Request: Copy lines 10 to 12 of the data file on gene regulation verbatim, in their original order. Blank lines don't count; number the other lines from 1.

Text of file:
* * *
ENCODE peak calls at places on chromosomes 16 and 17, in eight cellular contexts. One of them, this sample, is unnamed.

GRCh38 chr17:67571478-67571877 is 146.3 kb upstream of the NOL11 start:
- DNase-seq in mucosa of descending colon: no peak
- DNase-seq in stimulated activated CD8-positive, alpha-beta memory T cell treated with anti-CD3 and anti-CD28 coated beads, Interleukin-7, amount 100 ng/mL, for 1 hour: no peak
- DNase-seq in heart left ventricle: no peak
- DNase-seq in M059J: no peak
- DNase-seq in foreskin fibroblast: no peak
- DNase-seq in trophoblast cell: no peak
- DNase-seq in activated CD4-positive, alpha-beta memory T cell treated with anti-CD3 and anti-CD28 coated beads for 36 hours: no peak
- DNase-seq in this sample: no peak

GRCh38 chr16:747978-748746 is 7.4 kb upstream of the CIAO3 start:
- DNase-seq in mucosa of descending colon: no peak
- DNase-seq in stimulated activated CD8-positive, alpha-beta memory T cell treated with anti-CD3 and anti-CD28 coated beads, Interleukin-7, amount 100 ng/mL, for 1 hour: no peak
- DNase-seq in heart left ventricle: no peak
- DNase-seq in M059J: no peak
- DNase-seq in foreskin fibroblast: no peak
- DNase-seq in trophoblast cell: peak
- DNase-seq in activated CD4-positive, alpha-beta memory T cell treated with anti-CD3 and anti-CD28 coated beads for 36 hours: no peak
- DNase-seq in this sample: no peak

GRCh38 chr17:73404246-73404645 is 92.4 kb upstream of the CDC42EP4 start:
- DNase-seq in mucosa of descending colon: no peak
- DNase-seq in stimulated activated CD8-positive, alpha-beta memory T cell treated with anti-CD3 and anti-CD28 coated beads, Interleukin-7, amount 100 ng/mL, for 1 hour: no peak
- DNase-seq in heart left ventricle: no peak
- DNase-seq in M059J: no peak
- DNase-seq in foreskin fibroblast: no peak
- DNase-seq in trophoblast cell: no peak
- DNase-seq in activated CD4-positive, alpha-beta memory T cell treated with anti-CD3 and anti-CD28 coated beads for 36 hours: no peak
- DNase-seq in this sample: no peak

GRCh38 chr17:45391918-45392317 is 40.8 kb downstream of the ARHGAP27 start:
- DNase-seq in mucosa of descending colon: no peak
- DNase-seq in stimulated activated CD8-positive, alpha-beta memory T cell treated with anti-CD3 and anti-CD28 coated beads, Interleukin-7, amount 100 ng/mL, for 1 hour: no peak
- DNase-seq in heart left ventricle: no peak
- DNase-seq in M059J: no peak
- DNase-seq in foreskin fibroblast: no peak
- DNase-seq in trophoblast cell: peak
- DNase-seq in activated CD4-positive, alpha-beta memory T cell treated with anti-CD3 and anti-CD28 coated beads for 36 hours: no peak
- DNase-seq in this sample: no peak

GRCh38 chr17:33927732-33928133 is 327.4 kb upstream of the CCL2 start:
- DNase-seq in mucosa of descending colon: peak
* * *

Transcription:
- DNase-seq in this sample: no peak

GRCh38 chr16:747978-748746 is 7.4 kb upstream of the CIAO3 start:
- DNase-seq in mucosa of descending colon: no peak